Wednesday: worked, had a break down at work, complained about work, talked to one of my students about his bad behavior, pulled that same kid out of another class to talk to him about bad behavior as he travelled from my class to his next class, sent 1 email, responded to 4, made dinner, ate a lot of junk food, and complained about the pain in my arm from the flu shot.

I'm thinking it can only go up from here.

P.S. I'd like to give a shout-out to Joe the Plumber, who's having a much more interesting week than me.

Note to self: In order to make blog more interesting, run into a presidential candidate next week and become a sound bite.

P.P.S. I'd also like to give a shout-out to Joe Six Pack, who's probably feeling a little resentful of Joe the Plumber for stealing his name and air time.

Thursday, October 2, 2008

Roald Dahl Tells It Like It Is.

I have read almost all of Roald Dahl's books. I own most of them, and just recently got his second autobiography, Going Solo, for my birthday. There is one part that I really wanted to share with my female readers. (I was inspired by Christi's blog!) In this part of the book, Roald Dahl is in the forest in Africa with a group of African soldiers and hears frogs croaking incessantly. He describes the way that the frog's croak sounds and goes on to say,

"This is his mating call and when the female hears it she hops smartly over to the side of her prospective mate. But when she arrives a curious thing happens and it is not quite what you are thinking. The bullfrog does not turn and greet the female. Far from it. He ignores her totally and continues to sit there singing his song to the stars while the female waits patiently beside him. She waits and she waits and she waits. The male sings and he sings and he sings, often for several hours, and what has actually happened is this. The bullfrog has fallen so much in love with the sound of his own voice that he has completely forgotten why he started croaking in the first place. We know that he started because he was feeling sexy. But now he has become mesmerized by the lovely music he is making so that for him nothing else exists, not even the panting female at his side. There comes a time, though, when she loses all patience and starts nudging him hard with a foreleg, and only then does the bullfrog come out of his trance and turn to embrace her.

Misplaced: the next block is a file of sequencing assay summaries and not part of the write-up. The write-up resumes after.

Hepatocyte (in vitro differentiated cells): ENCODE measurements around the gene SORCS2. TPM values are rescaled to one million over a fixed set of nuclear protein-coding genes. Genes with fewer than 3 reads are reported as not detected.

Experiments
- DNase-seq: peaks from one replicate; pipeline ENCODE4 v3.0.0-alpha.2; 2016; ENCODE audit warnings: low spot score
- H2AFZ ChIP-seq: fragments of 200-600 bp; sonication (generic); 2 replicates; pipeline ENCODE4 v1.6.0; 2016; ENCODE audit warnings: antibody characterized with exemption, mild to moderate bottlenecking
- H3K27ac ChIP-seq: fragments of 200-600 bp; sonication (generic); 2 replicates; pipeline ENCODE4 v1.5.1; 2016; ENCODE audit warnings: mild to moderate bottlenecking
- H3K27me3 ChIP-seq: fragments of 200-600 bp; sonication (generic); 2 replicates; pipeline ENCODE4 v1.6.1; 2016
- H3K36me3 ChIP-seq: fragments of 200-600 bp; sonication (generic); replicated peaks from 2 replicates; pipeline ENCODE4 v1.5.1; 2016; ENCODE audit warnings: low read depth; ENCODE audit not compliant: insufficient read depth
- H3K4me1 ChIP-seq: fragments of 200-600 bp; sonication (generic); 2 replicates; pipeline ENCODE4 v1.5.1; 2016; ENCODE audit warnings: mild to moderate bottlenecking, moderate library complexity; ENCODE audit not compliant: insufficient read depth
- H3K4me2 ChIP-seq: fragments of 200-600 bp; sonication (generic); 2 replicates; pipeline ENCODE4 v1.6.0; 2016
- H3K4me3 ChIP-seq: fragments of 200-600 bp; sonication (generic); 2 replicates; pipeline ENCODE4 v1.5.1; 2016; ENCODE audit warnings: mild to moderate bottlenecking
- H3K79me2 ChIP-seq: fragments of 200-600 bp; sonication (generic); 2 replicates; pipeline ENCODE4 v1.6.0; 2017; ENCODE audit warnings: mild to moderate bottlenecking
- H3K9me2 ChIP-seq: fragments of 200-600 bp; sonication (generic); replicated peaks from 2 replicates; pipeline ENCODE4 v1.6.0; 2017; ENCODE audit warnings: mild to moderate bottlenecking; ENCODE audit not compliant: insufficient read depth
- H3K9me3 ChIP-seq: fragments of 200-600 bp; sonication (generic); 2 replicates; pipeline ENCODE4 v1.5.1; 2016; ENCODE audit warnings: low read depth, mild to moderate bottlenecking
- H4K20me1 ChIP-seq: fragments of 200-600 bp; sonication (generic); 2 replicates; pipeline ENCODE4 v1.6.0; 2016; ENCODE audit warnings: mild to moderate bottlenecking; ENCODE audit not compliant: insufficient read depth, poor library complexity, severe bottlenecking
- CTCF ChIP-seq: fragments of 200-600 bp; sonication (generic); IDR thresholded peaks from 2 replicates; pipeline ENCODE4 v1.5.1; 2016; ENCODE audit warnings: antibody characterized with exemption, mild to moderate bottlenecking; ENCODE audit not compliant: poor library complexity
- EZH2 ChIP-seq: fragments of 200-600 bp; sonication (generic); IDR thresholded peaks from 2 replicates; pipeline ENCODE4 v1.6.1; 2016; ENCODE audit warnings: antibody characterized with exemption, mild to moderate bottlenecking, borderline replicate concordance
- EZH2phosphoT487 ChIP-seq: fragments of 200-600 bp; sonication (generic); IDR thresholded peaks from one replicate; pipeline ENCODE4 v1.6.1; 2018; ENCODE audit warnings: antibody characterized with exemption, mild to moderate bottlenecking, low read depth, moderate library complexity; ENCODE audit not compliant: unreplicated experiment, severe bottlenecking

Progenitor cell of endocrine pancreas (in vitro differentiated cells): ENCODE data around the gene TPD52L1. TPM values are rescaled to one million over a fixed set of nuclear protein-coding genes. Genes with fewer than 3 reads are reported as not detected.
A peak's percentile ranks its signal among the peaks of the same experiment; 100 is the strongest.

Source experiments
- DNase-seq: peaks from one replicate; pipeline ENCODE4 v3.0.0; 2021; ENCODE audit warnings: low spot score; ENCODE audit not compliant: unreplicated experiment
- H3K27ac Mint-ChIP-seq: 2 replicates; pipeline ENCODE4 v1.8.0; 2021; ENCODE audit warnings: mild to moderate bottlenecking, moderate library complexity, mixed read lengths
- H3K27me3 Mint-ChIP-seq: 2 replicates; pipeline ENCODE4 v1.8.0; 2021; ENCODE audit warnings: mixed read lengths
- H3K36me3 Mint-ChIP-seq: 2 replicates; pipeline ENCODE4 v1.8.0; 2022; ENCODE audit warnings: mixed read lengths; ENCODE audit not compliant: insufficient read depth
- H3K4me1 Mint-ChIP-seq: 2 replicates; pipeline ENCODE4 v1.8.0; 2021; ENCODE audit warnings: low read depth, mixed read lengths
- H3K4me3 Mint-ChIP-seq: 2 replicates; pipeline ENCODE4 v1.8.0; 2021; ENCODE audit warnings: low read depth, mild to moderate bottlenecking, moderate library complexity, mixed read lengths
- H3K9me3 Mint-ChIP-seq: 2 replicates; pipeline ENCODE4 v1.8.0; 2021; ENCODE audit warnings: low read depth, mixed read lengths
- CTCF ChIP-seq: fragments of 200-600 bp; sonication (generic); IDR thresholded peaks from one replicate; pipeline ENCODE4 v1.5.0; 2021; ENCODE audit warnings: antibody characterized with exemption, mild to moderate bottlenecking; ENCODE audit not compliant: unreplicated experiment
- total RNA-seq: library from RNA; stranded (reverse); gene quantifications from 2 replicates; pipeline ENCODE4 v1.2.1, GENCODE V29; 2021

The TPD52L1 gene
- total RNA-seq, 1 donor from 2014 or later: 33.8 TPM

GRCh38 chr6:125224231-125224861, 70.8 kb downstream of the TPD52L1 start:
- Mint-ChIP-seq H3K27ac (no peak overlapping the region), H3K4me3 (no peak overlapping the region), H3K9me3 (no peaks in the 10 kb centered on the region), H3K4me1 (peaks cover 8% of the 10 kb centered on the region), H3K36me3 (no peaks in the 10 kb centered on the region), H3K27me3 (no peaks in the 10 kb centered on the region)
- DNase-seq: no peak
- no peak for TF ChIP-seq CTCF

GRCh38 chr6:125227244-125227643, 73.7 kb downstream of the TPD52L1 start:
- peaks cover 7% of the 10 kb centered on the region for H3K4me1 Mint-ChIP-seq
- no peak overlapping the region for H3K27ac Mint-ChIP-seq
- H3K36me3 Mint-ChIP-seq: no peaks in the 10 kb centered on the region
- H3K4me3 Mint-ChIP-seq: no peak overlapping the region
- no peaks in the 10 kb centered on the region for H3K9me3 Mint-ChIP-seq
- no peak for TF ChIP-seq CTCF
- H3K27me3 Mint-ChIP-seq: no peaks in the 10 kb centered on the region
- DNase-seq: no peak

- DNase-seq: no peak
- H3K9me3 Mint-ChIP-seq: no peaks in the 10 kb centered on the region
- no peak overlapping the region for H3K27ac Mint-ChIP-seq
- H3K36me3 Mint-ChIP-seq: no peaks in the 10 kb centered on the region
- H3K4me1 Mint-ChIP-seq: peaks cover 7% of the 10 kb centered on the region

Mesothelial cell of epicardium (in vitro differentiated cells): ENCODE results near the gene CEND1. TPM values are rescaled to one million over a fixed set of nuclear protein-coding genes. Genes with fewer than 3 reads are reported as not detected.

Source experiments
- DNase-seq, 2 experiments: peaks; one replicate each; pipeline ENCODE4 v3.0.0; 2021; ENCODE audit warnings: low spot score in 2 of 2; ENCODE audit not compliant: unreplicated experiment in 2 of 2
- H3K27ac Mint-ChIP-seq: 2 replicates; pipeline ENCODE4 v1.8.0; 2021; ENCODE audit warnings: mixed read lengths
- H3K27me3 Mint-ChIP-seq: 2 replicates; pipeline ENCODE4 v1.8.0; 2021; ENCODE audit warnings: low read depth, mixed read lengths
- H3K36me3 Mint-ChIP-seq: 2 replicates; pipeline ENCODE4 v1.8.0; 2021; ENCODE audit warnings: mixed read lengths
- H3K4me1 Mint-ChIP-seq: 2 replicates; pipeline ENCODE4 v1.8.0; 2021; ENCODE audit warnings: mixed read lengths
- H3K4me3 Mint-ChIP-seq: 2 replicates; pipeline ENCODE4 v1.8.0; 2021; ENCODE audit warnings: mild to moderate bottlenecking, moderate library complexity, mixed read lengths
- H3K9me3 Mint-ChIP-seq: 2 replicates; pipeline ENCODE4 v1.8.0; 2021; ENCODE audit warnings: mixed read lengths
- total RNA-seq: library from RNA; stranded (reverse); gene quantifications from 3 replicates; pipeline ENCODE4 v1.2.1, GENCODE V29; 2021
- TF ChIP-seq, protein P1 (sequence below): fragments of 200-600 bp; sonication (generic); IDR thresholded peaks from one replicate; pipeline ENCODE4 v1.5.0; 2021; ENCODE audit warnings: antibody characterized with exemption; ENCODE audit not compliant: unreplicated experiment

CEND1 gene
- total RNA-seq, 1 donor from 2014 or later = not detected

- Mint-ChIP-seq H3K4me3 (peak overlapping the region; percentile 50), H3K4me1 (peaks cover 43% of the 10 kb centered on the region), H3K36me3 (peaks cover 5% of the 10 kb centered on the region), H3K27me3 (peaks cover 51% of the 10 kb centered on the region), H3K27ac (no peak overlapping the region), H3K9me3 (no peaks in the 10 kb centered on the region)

"Ah well. The bullfrog, I told myself as I sat there in the dark forest, is not after all so very different from a lot of human males that I could think of."


Just thought I'd share that with you. I don't know about you ladies, but I was picturing a couple of guys of my acquaintance when I read that passage... For any fellas who read this, I know you're not one of those guys. You would never fall in love with the sound of your own voice! Or if you did, you would at least try to hide it better than a frog. ;)